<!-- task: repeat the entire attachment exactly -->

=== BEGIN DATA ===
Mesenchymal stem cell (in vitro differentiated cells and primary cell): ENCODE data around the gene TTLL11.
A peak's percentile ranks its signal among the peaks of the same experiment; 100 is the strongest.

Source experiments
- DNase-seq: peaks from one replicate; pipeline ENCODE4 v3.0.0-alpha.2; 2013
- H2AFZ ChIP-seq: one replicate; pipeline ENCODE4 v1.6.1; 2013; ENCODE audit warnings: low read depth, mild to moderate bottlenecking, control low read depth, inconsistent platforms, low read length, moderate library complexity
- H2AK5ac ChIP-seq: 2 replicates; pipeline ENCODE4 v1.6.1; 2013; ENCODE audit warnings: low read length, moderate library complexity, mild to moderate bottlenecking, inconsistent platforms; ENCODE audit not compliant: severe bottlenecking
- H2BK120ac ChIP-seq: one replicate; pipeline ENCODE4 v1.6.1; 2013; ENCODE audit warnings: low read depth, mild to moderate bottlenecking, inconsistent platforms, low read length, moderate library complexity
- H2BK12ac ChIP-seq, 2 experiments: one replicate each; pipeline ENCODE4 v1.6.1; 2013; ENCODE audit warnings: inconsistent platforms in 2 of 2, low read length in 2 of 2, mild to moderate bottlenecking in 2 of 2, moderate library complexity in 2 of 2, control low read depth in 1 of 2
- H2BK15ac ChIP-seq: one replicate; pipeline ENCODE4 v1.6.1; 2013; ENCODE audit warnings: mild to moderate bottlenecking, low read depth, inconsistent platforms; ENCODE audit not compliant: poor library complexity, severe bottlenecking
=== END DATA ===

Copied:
Mesenchymal stem cell (in vitro differentiated cells and primary cell): ENCODE data around the gene TTLL11.
A peak's percentile ranks its signal among the peaks of the same experiment; 100 is the strongest.

Source experiments
- DNase-seq: peaks from one replicate; pipeline ENCODE4 v3.0.0-alpha.2; 2013
- H2AFZ ChIP-seq: one replicate; pipeline ENCODE4 v1.6.1; 2013; ENCODE audit warnings: low read depth, mild to moderate bottlenecking, control low read depth, inconsistent platforms, low read length, moderate library complexity
- H2AK5ac ChIP-seq: 2 replicates; pipeline ENCODE4 v1.6.1; 2013; ENCODE audit warnings: low read length, moderate library complexity, mild to moderate bottlenecking, inconsistent platforms; ENCODE audit not compliant: severe bottlenecking
- H2BK120ac ChIP-seq: one replicate; pipeline ENCODE4 v1.6.1; 2013; ENCODE audit warnings: low read depth, mild to moderate bottlenecking, inconsistent platforms, low read length, moderate library complexity
- H2BK12ac ChIP-seq, 2 experiments: one replicate each; pipeline ENCODE4 v1.6.1; 2013; ENCODE audit warnings: inconsistent platforms in 2 of 2, low read length in 2 of 2, mild to moderate bottlenecking in 2 of 2, moderate library complexity in 2 of 2, control low read depth in 1 of 2
- H2BK15ac ChIP-seq: one replicate; pipeline ENCODE4 v1.6.1; 2013; ENCODE audit warnings: mild to moderate bottlenecking, low read depth, inconsistent platforms; ENCODE audit not compliant: poor library complexity, severe bottlenecking